CNN Covers July 4 Tea Parties, But Anchor Hopes 'They'll Clear Out of the Way' for Fireworks
CNN sent its deputy political editor Paul Steinhauser to Capitol Hill on Saturday morning to file a few reports from a Fourth of July Tea Party protest at Upper Senate Park. In no way did he repeat Susan Roesgen’s infamously combative "this is not really family viewing" fight with protesters, and Anderson Cooper was nowhere to be found with raunchy "teabagging" jokes. Anchor Brooke Baldwin did suggest they needed to go home at some point: "Of course, exercising that First Amendment right to protest, but hopefully, they'll clear out of the way for the fireworks tonight."
In the 11 am hour, Steinhauser straightforwardly explained the organizers’ aims:
STEINHAUSER: This is -- these tea parties, as they're called, they're being held -- their Web site says, at about 1,500 places across the country. This is round two. If you remember, there were tea parties, rallies, on April 15th, Tax Day. And that's really what this is all about. TEA stands for "taxed enough already." Our CNN Team here spoke to some in the rally crowd. Take a listen to what they had to say.
SEAN ALBERT, RICHMOND, VIRGINIA: They're wasting all of our money. They're not running the government like we would run our checkbooks. So, when I'm out of money, I stop spending money. And if you do the same thing, it would be what reasonable people do....
STEINHAUSER: And, Brooke, I said -- as I said earlier, the crowd here is definitely getting larger and more and more people attending. They're going to be going for a couple more hours and we're going to be here for it all -- Brooke?
BALDWIN: Paul, it's kind of tough to hear some of those people out there because the music is so loud. I'm sure this whole movement is gaining a little bit of momentum where you are, across from the Capitol. But what specific issues -- what are some of the specific complaints that these protesters are focusing on?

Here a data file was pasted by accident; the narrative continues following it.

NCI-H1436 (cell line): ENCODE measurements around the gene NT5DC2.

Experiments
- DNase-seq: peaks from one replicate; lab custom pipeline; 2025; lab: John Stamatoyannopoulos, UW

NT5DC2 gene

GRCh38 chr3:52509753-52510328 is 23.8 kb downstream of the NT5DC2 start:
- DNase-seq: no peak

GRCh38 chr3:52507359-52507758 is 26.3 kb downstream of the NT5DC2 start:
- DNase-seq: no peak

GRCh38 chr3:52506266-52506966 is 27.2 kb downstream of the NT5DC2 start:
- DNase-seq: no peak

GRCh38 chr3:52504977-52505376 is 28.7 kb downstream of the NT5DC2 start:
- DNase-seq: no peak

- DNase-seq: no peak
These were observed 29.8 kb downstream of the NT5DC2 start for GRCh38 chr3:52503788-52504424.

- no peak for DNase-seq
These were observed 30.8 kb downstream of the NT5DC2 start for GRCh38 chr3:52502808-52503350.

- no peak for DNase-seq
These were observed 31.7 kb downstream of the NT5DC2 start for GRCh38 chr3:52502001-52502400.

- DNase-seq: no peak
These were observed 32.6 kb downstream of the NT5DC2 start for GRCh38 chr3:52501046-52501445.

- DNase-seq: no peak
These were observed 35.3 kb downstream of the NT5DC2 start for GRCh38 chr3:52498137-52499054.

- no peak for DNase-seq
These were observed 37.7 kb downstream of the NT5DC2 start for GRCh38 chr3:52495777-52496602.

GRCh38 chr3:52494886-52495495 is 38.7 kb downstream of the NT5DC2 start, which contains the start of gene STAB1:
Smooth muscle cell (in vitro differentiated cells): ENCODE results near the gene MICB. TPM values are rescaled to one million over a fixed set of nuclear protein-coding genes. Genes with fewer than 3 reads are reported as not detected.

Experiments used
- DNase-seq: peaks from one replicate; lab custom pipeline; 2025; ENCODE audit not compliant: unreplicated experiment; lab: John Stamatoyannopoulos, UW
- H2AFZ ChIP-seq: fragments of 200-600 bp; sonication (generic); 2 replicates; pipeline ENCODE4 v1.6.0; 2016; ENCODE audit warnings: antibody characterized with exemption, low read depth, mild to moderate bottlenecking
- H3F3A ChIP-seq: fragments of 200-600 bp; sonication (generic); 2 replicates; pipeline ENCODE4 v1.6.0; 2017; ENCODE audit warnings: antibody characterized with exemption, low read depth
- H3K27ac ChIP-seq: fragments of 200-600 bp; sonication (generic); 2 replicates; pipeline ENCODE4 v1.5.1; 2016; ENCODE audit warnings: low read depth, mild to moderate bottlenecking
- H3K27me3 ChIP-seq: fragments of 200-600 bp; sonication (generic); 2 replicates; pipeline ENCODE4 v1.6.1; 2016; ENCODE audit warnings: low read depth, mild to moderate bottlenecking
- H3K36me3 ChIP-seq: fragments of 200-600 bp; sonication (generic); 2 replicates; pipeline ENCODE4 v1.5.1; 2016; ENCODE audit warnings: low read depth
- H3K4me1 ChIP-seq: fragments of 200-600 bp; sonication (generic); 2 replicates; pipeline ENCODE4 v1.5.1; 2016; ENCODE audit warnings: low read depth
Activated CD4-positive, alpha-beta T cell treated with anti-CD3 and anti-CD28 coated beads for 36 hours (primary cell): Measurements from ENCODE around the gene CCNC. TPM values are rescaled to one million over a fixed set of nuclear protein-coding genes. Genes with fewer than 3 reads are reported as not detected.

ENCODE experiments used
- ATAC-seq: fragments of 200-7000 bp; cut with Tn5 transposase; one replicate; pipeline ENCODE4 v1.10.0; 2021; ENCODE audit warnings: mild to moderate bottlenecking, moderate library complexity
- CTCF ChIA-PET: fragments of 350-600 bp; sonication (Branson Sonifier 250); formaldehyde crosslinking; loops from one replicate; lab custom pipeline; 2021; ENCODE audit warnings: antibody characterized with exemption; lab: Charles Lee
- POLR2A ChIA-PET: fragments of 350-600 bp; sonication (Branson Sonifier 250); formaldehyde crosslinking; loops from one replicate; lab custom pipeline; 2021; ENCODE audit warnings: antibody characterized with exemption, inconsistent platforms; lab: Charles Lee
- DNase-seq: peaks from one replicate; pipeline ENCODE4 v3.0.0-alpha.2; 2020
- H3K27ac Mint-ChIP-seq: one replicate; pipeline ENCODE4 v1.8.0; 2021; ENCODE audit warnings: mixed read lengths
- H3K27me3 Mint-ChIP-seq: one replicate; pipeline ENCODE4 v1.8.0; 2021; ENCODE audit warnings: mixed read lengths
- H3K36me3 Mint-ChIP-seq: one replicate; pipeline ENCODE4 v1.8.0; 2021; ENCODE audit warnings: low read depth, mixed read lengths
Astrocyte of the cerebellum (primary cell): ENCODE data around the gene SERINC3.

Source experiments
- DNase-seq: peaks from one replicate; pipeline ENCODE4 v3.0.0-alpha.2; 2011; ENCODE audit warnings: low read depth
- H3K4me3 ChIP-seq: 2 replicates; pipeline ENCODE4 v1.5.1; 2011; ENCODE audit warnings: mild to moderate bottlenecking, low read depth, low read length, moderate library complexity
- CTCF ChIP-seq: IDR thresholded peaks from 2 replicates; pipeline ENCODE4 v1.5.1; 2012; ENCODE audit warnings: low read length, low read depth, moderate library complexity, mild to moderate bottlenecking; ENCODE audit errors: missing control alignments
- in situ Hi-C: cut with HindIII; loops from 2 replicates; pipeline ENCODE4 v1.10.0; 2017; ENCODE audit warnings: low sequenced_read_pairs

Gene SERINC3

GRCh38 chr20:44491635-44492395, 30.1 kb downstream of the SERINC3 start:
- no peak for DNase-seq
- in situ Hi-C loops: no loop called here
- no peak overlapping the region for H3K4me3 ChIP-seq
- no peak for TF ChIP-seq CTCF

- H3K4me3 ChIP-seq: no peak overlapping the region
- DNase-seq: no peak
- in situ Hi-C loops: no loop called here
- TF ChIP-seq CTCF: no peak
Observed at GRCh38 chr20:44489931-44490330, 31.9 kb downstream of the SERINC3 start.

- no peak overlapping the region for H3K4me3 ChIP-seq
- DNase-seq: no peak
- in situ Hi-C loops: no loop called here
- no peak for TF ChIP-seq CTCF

STEINHAUSER: Well, a lot of what they're saying here is that they're worried about the government getting too involved in private business. They point out the bailout of Wall Street. They talk about how the government is getting too involved in General Motors and Chrysler, the big auto companies. They also talk about the federal budget deficit getting way out of whack. And they have major concerns -- that as well as the stimulus package. You know what? If you look at some recent polls by Americans, Brooke, more and more Americans are getting worried about the U.S. federal budget deficit -- Brooke?
BALDWIN: All right. Paul, thank you. Of course, exercising that First Amendment right to protest, but hopefully, they'll clear out of the way for the fireworks tonight.
This off-hand remark clearly exposed Baldwin as someone who's never seen the fireworks in Washington. Being on the Senate side of the Capitol is a bad location to try and see the fireworks, which fly more than a mile west of the Capitol. You wouldn't have to "clear out of the way" for crowds.
Steinhauser also did a stand-up report during the noon hour Eastern time, but this time the quotes from protesters were a little vague and defensive: